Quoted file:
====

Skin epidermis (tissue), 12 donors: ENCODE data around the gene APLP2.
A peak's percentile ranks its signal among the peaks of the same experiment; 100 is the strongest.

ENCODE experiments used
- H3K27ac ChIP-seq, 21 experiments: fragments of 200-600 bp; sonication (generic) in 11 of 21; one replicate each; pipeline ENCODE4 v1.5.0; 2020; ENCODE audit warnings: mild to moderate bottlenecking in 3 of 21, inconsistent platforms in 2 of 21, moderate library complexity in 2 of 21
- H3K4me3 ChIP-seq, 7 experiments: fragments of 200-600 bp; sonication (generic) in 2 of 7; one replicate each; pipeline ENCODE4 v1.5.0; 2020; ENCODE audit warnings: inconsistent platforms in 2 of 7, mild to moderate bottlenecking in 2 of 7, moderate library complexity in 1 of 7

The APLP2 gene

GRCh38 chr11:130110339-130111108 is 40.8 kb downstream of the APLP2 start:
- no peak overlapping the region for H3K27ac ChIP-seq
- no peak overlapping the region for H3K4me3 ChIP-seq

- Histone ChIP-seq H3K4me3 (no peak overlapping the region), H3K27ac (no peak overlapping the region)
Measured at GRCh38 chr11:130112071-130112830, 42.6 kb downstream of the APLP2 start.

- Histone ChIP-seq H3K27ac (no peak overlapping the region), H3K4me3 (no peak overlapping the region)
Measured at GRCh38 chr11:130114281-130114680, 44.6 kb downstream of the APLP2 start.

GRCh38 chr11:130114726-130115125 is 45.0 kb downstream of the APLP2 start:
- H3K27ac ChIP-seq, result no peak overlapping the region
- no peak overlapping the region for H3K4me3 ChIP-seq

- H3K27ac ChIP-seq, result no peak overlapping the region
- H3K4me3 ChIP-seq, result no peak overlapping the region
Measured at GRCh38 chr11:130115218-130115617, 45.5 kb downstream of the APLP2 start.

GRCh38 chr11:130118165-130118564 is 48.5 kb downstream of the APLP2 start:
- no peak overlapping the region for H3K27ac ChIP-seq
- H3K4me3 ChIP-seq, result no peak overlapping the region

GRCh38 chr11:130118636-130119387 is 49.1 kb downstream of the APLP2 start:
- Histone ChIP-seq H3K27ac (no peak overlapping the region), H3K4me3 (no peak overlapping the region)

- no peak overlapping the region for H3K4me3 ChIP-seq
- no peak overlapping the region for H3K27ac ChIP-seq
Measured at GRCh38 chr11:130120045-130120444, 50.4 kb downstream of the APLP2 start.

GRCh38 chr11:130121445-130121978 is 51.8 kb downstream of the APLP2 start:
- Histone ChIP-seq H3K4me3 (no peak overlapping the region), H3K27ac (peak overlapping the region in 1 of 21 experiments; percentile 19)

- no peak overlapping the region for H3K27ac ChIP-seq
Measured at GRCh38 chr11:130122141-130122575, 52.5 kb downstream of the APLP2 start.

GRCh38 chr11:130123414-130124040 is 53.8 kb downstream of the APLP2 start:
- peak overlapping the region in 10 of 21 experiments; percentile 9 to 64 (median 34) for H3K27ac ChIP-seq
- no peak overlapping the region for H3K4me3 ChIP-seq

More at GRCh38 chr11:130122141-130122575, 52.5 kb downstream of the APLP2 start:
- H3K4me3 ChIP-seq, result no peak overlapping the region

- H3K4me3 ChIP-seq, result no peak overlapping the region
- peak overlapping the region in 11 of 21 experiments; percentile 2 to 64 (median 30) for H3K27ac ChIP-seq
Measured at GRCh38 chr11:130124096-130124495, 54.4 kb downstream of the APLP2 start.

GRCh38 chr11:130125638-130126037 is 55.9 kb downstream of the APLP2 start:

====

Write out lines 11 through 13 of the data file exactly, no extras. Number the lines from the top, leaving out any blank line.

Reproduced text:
Measured at GRCh38 chr11:130112071-130112830, 42.6 kb downstream of the APLP2 start.

- Histone ChIP-seq H3K27ac (no peak overlapping the region), H3K4me3 (no peak overlapping the region)
Measured at GRCh38 chr11:130114281-130114680, 44.6 kb downstream of the APLP2 start.